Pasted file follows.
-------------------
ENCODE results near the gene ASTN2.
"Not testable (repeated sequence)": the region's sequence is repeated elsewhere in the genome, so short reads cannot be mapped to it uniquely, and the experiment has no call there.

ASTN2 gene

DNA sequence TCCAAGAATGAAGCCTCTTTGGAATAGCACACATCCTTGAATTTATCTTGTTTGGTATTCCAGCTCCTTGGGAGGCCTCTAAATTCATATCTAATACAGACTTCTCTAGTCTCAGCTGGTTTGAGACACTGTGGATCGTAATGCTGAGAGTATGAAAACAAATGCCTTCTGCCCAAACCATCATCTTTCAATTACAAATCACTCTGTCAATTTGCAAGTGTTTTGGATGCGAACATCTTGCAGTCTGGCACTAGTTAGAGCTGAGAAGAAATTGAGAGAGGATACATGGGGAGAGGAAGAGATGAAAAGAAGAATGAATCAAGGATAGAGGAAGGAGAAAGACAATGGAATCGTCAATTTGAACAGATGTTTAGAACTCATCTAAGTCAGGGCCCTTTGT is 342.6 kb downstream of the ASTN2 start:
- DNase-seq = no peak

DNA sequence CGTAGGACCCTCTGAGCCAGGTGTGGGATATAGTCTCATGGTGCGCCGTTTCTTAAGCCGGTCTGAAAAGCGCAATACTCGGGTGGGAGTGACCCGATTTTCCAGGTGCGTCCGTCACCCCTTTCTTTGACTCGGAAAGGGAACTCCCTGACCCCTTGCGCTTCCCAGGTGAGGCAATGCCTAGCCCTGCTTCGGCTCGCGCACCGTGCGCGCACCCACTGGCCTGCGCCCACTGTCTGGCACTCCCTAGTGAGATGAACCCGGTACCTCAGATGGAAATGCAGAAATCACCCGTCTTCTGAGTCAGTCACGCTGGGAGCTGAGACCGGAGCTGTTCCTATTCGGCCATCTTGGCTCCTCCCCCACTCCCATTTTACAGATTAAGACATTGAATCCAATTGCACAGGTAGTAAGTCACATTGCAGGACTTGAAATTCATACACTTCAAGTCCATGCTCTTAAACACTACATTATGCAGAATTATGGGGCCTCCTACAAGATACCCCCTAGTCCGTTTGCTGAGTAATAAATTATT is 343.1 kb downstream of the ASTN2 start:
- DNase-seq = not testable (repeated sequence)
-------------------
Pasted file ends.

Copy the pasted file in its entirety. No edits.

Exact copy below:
ENCODE results near the gene ASTN2.
"Not testable (repeated sequence)": the region's sequence is repeated elsewhere in the genome, so short reads cannot be mapped to it uniquely, and the experiment has no call there.

ASTN2 gene

DNA sequence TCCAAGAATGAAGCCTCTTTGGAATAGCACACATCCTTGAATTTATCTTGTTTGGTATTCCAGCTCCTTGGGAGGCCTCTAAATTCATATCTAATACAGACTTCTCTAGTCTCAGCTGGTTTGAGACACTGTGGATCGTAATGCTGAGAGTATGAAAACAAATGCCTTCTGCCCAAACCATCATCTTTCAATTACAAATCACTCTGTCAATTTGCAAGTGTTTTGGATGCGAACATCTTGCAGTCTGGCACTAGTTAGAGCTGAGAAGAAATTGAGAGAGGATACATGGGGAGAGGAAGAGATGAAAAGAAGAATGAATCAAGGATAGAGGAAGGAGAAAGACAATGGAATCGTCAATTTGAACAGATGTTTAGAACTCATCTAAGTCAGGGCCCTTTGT is 342.6 kb downstream of the ASTN2 start:
- DNase-seq = no peak

DNA sequence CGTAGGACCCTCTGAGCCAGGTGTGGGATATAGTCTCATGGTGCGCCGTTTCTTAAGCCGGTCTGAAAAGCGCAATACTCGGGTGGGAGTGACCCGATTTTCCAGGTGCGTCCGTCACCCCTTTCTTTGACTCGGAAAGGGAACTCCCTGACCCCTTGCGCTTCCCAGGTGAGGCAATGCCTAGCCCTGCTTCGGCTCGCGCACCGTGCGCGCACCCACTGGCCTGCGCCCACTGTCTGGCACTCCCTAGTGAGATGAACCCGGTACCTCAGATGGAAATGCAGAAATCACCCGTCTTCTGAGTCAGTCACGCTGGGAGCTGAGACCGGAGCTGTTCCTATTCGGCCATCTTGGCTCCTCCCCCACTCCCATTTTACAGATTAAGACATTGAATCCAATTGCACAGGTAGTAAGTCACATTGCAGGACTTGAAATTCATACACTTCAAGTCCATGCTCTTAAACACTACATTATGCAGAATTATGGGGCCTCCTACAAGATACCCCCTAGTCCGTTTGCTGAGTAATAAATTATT is 343.1 kb downstream of the ASTN2 start:
- DNase-seq = not testable (repeated sequence)